R FE LM2 LM1 PL LRAS
IS2 AD2 IS1 AD1 Y
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FE – Full employment LM – Liquidity Money curve IS – Investment-Savings curve PL – Price level SRAS – Short-run Aggregate Supply curve LRAS – Long-run Aggregate Supply curve AD – Aggregate Demand curve DL – Demand for Labor
Y Figure 2.
Logic here is in that in short-run fiscal policy increases output produced, demand for labor and real interest rate. In the long-run it brings to increase in price level and real interest rate, BUT Y and L are restored. B. National Bank of Kazakhstan and the Monetary Policy Monetary policy is the another type of ruling tools that are granted to government. As usual, monetary policy is performed by the Central Bank of a state. The National Bank of Kazakhstan plays the analogical role in the Republic of Kazakhstan. Mainly, monetary policy is all about money market, where the quantity of money supplied and demanded fluctuate. When there is an intersection of supply and demand curves, the equilibrium quantity of money is obtained that indicates the real interest rate in the economy. With the increase in money supply (i.e. if NBK starts printing money or domestic currency is being bought from foreign exchange markets) is observed, then there increases a quantity of money in the economy to a relative money demand. So, according
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to economic theory, the value of domestic currency falls, thereby depreciating it. As a result the overall price level is raised. Assuming that NBK increased nominal money supply (further as „MS‟), the following analysis can be made. Increase in MS leads to a decrease in real interest rate (R), that results in a shift of LM curve, because the situation in money market directly reflects the LM. The output produced increases in the short-run, because the increased MS means consumers are able to buy more goods and services, hereby increasing demand for them. Adopting to current circumstances, firms decide to hire more labor, as a result demand for labor increases. Again this policy is effective in the short-run, but in the long-run it is useless. Money are non-neutral only in short-run (i.e. concept of neutrality of money). Overall, concluding everything said above, both unemployment and inflation are unavoidable. There certainly exist some sort of unemployment, because of real wages. And there is certainly some type of inflation, because of depreciation of capital and some sort of underproduction and increase in the price level.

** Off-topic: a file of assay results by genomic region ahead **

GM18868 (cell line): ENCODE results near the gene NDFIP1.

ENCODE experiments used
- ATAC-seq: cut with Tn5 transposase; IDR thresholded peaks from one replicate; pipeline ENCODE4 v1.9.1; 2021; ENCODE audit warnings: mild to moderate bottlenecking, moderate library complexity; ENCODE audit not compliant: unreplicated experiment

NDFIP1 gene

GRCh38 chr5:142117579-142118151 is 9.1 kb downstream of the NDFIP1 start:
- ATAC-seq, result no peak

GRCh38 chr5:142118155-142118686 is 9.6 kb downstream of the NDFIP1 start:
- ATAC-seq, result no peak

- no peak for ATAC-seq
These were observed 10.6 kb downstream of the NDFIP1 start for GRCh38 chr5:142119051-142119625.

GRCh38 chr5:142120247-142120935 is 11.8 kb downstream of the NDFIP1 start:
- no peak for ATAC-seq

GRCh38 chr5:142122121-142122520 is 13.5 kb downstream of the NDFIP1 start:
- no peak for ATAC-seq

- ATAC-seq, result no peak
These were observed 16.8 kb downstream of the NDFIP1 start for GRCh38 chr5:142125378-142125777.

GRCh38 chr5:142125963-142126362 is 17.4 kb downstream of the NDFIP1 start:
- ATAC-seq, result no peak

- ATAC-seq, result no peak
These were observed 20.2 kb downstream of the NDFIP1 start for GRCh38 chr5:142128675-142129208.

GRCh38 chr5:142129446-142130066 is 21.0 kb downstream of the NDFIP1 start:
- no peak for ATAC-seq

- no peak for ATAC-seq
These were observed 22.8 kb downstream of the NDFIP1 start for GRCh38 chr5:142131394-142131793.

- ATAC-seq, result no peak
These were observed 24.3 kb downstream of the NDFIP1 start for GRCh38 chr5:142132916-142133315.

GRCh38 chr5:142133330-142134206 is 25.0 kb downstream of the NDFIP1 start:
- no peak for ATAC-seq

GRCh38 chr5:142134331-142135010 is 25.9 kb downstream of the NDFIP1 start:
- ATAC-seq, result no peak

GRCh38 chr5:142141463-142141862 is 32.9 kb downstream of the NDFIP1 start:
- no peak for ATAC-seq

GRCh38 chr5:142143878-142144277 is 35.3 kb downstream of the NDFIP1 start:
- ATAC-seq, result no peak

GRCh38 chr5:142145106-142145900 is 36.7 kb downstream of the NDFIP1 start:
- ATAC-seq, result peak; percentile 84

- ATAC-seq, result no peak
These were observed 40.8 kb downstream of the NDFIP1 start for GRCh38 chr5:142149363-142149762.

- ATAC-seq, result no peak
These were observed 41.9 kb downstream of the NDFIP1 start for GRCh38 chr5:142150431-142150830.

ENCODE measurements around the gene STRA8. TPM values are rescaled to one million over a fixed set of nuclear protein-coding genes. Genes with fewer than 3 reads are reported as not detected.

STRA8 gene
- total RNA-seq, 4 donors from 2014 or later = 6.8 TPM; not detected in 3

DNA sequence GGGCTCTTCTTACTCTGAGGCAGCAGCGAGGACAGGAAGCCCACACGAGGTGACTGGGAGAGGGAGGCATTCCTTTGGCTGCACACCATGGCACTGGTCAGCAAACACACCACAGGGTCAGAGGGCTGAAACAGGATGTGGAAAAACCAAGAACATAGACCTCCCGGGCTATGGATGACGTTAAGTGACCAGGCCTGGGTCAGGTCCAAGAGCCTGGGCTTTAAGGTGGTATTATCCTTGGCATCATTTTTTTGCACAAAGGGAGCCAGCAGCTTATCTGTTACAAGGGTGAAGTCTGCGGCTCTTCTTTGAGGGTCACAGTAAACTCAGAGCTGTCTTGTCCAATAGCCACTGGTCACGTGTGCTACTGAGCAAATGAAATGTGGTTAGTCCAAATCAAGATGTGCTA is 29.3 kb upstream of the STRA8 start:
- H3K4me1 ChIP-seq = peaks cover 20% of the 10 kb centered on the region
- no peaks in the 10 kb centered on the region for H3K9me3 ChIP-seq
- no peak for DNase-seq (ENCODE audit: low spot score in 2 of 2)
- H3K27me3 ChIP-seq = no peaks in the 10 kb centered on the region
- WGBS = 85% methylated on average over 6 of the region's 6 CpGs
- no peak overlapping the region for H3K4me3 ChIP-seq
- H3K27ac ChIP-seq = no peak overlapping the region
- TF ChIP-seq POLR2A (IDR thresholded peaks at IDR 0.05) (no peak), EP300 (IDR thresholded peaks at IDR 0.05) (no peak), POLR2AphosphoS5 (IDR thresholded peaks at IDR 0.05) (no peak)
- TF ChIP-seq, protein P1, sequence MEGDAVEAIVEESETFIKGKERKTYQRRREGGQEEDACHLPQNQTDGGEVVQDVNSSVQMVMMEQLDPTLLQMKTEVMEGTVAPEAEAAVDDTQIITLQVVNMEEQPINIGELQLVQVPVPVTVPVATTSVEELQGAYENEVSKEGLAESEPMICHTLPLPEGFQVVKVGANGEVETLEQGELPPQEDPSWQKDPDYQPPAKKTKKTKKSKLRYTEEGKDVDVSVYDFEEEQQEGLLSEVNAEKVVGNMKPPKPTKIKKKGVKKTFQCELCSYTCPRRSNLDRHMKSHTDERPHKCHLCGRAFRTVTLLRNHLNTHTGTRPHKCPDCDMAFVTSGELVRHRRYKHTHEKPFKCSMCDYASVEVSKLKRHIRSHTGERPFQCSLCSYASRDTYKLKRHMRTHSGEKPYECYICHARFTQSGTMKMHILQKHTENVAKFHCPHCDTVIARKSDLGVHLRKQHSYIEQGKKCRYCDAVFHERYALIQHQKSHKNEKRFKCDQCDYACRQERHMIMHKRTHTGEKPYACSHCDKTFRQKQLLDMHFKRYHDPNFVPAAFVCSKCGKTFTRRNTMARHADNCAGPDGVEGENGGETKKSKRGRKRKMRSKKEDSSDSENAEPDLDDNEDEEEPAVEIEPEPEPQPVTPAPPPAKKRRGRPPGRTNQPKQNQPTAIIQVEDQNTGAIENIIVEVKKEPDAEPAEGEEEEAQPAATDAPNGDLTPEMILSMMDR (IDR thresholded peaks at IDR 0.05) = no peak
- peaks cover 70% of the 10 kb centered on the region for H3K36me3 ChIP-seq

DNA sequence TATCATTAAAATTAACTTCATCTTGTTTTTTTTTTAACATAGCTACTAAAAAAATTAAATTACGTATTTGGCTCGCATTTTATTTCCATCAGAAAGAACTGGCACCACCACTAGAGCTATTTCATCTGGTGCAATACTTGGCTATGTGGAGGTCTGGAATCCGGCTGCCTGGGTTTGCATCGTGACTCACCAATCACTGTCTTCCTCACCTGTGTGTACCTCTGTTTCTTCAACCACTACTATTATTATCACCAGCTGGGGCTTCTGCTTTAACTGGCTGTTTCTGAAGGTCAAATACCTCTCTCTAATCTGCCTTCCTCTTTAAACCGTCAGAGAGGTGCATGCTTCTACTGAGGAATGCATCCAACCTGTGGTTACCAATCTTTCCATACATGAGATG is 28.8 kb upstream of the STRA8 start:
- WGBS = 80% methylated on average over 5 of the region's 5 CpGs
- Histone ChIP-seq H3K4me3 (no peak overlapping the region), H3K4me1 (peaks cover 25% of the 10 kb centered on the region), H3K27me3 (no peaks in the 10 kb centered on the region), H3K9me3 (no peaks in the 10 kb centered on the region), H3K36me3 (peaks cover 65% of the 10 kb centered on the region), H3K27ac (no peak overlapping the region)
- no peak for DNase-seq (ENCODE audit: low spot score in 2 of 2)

IV. ECONOMETRIC REGRESSION & PHILLIPS CURVE
So far the theory was a primary approach in this paper. Now, it is better to turn in some mathematical and empirical facts. According to the Agency of Statistics of the Republic of Kazakhstan, the general tendency of unemployment rate is downward sloping, whereas inflation rate is quiet interesting. Although during the last three years it was increasing, last changes in the monetary policy of the National Bank fully turned the
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rate backwards. The Phillips curve is the best measurement of the relationship of these two variables. Relying on the information, provided by the Agency of Statistics, the following regression analysis was obtained. Data range is between January 2006 until June 2009, resulting to 41 observations. Data provided are on a monthly basis, however the adjustment of unemployment rates were maintained because rates were supplied on a quarterly basis. Microsoft Excel 2007 was used in the econometric analysis. The equation ∆𝑖𝑛𝑓𝑡 = 𝛽0 + 𝛽1 𝑢𝑛𝑒𝑚𝑝𝑙1 + 𝜀𝑡 represents the Phillips curve. ∆𝑖𝑛𝑓𝑡 stands for change in the inflation rate in the period t; 𝜀𝑡 is the standard error that is described by the economists as a supply shock; 𝛽0 , 𝛽1 are the coefficients that describe the deviations of variables. In the equation, 𝛽0 is the y-intercept, whereas 𝛽1 is the slope of the line. So, the corresponding sample linear regression line is: 𝑦 = 𝑏0 + 𝑏1 𝑥1 + 𝑒𝑡 , where y is the monthly inflation rate; x1 is monthly adjusted unemployment rate. The results of the linear regression model for the periods between January 2006 and June 2009 are:
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Assuming that there are no supply shocks and other standard errors, the following Phillips function is obtained: ∆𝑖𝑛𝑓𝑡 = 54.74 + (−5.99)𝑢𝑛𝑒𝑚𝑝𝑙𝑡 𝑅 2 = 0.43; 𝑛 = 39 Negative slope of the line shows the appropriate negative relationship between inflation rate and unemployment rate. Two-tailed t-test of data with different variances. 1. Assuming that alpha is equal to 0.05, then H0: b1 = 0; H1: b2 is significant
(or useful). t0,025 = 2.024, df = 41-2 = 39. t-statistic is 6.95. 𝑡 > 𝑡0.025 , so b1 is statistically significant at alpha = 0.05 level of significance. 2. Alpha is the same, then H0: b2 = 0; H1: b2 is significant. t0,025 = 2.024, df =
= 41-2 = 39. t-statistic is -5.47. 𝑡 > 𝑡0.025 , so b2 is statistically significant at alpha = =0.05 level of significance.